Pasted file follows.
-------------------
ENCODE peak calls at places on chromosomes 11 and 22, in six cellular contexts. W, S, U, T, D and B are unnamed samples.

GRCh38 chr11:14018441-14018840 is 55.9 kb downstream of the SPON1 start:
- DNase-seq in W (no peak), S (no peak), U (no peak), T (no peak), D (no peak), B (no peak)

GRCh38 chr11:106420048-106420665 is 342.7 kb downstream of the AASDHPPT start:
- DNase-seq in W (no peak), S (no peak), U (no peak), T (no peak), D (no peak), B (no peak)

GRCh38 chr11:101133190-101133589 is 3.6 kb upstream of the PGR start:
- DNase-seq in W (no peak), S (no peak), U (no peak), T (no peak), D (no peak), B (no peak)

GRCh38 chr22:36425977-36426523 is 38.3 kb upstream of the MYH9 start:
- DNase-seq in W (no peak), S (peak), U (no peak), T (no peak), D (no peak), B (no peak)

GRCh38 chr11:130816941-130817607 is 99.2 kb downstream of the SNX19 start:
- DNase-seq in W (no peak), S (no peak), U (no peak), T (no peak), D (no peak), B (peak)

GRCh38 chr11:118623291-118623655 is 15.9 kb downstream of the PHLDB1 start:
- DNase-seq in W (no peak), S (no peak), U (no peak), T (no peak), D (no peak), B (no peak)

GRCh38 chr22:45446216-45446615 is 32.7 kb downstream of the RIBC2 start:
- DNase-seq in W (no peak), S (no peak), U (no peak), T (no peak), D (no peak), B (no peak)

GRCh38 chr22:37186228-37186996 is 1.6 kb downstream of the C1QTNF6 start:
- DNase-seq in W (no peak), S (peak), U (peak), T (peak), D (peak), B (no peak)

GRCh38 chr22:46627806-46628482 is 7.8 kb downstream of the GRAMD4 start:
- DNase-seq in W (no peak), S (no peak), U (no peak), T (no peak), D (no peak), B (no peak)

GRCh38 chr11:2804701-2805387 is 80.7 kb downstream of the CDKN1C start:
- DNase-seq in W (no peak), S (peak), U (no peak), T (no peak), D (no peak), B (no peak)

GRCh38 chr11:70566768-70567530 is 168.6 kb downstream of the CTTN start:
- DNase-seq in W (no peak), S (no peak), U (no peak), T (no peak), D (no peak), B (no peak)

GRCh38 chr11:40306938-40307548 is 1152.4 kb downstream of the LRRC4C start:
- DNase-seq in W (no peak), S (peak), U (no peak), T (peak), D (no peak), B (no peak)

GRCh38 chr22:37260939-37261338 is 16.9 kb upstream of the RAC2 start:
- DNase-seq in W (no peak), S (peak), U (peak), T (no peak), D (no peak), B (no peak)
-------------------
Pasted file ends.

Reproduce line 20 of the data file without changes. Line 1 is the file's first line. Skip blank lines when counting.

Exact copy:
GRCh38 chr11:2804701-2805387 is 80.7 kb downstream of the CDKN1C start: